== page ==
Seat belt use among all age groups is consistently higher in states with primary enforcement seat belt laws than in states with secondary enforcement seat belt laws.36–38 Visit the seat belt and child seat laws by state webpage on the Insurance Institute for Highway Safety’s website for up-to-date information on seat belt laws by state, including the type of enforcement, who is covered, and which seating positions are covered.39 CDC also has state-specific fact sheets that provide a snapshot of motor vehicle occupant deaths and seat belt use, as well as an overview of proven strategies for increasing the use of seat belts, car seats, and booster seats. You can also use CDC’s Motor Vehicle Prioritizing Interventions and Cost Calculator for States (MV PICCS) to learn about how many lives could be saved, injuries prevented, and costs averted if your state were to implement a primary enforcement seat belt law.40
Not Drinking and Driving Prevents Crashes
Maintaining and enforcing minimum legal drinking age (MLDA) laws and zero tolerance laws for drivers under age 21 is recommended to help prevent drinking and driving among young drivers.41–43
Graduated Driver Licensing (GDL) Systems Reduce Crash Injuries and Deaths
Driving is a complex skill and must be practiced to do it well. Teenagers have a higher risk for crashes because they lack driving experience and because they often engage in risk-taking behaviors. The need for skill-building and driving supervision for new drivers is the basis for graduated driver licensing (GDL) systems.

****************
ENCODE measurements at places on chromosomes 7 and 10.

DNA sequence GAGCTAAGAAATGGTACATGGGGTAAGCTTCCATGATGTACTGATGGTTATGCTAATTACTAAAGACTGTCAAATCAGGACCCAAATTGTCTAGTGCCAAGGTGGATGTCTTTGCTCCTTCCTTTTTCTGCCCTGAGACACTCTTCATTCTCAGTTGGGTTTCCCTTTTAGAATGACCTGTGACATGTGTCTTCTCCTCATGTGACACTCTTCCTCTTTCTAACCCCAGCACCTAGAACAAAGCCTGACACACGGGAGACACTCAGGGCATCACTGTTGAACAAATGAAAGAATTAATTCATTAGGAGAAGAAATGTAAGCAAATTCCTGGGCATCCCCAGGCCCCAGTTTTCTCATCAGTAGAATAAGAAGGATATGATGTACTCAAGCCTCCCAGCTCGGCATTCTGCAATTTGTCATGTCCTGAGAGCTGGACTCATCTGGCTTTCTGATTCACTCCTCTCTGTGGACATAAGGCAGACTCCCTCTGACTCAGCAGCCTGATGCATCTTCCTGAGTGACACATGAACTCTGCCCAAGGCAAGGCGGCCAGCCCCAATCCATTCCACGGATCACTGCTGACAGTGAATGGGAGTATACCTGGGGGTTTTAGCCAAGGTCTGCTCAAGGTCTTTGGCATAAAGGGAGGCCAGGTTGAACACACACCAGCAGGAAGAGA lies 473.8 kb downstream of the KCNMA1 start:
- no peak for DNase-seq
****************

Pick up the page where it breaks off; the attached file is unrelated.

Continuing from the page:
GDL systems enable new drivers to progressively gain driving experience and driving skills under lower risk conditions. The three stages of GDL include the following:
- Stage 1: Learner’s permit
- Stage 2: Intermediate/provisional license
- Stage 3: Full licensure
GDL systems exist in all U.S. states and the District of Columbia (D.C.), but the strength of GDL laws varies by state. GDL systems provide longer practice periods, limit driving under high-risk conditions for newly licensed drivers, and require greater participation from parents as their teens learn to drive. Research has consistently demonstrated that GDL systems are effective for reducing teen crashes and deaths.36,44,45 For example, a meta-analysis including 14 different studies about GDL systems found that GDL systems are associated with reductions of about 19% for injury crashes and about 21% for fatal crashes for 16-year-olds.44
Best practice GDL systems often include the following components:4,46–48
Stage 1: Learner’s Permit
- Minimum age of 16 to obtain a learner’s permit